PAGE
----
Kohlberg’s views help us to reflect on moral education in Chinese colleges. For a long time, moral education in Chinese colleges is under critiques because it favors in the instillation of the knowledge in an enforced way, rather than cultivating students’ moral reasoning through moral conflicts.
College students have higher moral cognition level. Therefore, moral preaching and enforced instillation can never arouse empathy or develop their moral judgment competence. As a result, we suggest that Kohlberg’s moral dilemma discussions be used in classes to reform the classroom teaching method in moral education. Educators encourage discussions in classes of moral dilemma problems that are closely related to the students’ real life to arouse morally cognitive conflicts and increase the students’ reasoning competence to help students seek the correct answers to those problems.
In April 2012, the Chinese psychologist, professor Yang Shaogang invited German psychologist professor Georg Lind to start five-day workshop in Guangdong University of Foreign Studies. The 37 participants were composed of 7 teachers and 30 undergraduate students. Participants took two Moral Judgment Competence tests before and after the workshop. In the workshop, participants discussed over two dilemma stories and did the reflection after the workshop. The comparison of the two tests prove that the discussions of moral dilemma stories does help participants’ moral judgment competence (C score) increasing from
2.2. Respect Developmental Laws of Moral Cognition, Use the “Zone of Proximal Development” Theory for Moral Education
The “Zone of proximal development” is a concept developed by Soviet psychologist and social constructivist Lev Vygotsky whose researches revealed that education could facilitate and promote children’s moral development. But two levels need to be confirmed: the level of actual development as determined by independent problem solving and the level of potential development as determined through problem solving under adult guidance, or in collaboration with more capable peers. The “Zone of proximal development” is the difference between these two levels  .
Based on Lev Vygotsky’s “Zone of proximal development” theory, Kohlberg put forward “zone of proximal moral development” theory. He stated that moral developmental stages have priorities, that is, children can understand all the moral judgments within their moral developmental stages, and at most can understand the moral problems only one level higher than their own developmental stage, which indicates that there exists a quasi-moral level 2 on the basis of children’s present moral level 1. And this quasi-moral level 2 is the transition media and bridge. Therefore, in moral education, educators should advocate a moral level higher than children’s present level, that is, quasi-moral level 2. The existence of quasi-moral level 2 suggests to us that children’s moralities can only be developed to the higher level only when the proximal zone is found.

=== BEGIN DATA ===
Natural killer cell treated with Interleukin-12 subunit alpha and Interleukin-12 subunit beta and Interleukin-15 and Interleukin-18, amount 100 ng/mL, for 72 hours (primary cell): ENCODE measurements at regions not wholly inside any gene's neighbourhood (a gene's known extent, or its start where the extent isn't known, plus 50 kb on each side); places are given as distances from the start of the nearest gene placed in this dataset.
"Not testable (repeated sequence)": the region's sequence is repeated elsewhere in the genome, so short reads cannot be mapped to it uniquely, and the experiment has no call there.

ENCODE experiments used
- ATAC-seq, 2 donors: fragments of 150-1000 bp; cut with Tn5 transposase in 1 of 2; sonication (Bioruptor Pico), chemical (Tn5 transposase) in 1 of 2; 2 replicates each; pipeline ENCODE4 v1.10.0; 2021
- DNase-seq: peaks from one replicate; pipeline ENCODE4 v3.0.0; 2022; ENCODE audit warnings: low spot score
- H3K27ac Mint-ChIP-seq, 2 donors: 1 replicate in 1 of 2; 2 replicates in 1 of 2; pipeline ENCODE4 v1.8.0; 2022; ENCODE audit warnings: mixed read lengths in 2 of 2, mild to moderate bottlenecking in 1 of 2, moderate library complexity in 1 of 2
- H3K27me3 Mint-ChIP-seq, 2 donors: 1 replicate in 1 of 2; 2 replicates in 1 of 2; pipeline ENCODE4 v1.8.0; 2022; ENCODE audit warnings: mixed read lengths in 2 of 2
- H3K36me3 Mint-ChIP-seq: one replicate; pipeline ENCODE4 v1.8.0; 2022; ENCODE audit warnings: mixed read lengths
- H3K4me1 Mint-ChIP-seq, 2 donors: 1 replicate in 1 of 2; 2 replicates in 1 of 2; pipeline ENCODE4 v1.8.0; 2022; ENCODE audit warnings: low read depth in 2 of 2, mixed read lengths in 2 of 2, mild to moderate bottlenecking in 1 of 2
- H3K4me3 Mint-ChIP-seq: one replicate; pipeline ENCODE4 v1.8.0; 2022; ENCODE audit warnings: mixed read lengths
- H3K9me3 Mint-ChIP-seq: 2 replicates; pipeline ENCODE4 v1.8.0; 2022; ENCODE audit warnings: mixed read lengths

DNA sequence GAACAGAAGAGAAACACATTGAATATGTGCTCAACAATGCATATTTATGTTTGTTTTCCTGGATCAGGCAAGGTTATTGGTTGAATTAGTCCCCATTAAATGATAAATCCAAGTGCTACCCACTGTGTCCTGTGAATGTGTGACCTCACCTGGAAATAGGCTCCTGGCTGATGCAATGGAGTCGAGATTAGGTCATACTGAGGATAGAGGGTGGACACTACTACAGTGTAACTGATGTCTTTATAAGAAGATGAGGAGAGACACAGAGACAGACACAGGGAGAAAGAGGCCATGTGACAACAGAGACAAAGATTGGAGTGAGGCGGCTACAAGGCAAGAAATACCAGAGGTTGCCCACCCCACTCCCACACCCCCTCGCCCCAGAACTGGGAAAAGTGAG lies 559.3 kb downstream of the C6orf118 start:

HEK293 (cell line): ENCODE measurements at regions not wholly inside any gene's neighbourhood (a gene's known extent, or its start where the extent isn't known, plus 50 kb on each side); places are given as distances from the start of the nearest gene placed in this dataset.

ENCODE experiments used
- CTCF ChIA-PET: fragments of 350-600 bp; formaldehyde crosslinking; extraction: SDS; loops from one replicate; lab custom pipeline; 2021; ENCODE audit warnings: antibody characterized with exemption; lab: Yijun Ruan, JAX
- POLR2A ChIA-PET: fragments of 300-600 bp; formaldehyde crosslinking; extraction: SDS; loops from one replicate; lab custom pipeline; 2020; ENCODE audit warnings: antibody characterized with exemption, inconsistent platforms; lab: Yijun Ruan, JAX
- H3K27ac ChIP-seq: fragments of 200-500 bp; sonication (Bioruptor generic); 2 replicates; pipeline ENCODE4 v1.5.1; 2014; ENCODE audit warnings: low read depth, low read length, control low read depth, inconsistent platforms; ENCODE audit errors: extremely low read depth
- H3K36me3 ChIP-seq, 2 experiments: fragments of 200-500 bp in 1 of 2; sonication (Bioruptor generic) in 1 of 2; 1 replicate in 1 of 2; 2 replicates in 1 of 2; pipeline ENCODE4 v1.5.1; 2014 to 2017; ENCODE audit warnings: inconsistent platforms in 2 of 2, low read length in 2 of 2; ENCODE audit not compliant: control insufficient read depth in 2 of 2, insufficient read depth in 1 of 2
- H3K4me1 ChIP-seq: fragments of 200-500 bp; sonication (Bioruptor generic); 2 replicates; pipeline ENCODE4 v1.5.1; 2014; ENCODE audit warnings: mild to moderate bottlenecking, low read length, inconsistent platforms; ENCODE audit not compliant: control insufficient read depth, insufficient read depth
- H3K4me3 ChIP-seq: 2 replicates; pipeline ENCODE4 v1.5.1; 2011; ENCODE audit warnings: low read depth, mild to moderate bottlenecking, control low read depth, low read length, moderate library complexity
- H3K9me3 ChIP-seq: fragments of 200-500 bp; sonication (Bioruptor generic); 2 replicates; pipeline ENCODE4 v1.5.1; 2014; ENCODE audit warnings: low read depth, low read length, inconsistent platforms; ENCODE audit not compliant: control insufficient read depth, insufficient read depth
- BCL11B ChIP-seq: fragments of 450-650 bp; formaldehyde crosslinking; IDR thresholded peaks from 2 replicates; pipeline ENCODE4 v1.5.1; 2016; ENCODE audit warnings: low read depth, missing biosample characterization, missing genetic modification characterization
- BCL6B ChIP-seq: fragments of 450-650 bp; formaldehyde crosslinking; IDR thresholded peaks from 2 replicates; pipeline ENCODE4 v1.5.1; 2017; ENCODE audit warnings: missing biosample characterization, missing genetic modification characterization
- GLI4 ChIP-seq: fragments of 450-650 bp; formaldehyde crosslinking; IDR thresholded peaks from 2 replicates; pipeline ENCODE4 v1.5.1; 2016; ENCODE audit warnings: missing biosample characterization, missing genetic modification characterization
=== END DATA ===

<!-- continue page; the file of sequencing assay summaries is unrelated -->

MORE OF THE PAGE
The Chinese traditional moral education ignores the “zone of proximal moral development” and applies the same moral education to students at different ages and on different moral stages, which gives rise to a ridiculous consequence that “primary students learn what should be learned by college students while college students learn what should have been learned in their childhood.”
Kohlberg insisted that the traditional moral education fail to exert influential impact on people’s moral judgment and moral behaviors because it turns a deaf ear to people’s moral developmental stages and teaches the students at the normally lower level in a doctrinaire way that adults at higher moral level are learning. This cross-stage moral education method makes it transcending the learners’ ability of comprehension and acceptance, which, as a result, is meaningless. Since the establishment and development of one particular moral notion is usually related, to some extent, to the development of one’s cognitive psychology and logic thinking, the limitation of social environment and experiences accumulated in moral conflicts, it is obviously inappropriate to expect people at normally low levels to choose supernormal moral behaviors.
Kohlberg proved the above point empirically. He talked with the subjects to confirm their moral developmental stage and then asked them to listen to the moral judgments on the sixth stage (a higher stage). After that, the subjects were asked to retell the judgments in their own words and the result showed that all the subjects could only express based on the understanding which was only one stage, instead of two or three stages higher than their present one. This experiment proved the futility of trans-stage moral education among students.
2.3. Advocate for Students-Centered Moral Education, Develop Students’ Moral Autonomy
Through confirming students-centeredness in moral education, it helps to internalize the extrinsic requirements into their own need to learn, making them accept the educational target, giving full play to their initiative, internalizing the education in a creative way so as to form correct ethics and influence the educators in a counterproductive way to achieve their overall development.
In traditional moral education, the relationship between the educators and the educated is a very pure “teaching and learning” relationship, and the educated are always playing the role of “being educated”, “being transformed”, which is unbeneficial for the development of their moral autonomy.
In Kohlberg’s view, in moral education the educators’ major task is to help the educated to understand the goodness and badness of his moral behaviors according to his confirmed moral notions, to focus on their reasoning method when they are making moral judgments rather than on the moral contents the educated choose or some particular moral behaviors. The true value of moral education is to cultivate and develop the autonomy of the educated to decide their behaviors with the judgment of their own (instead of the judgment of the educators).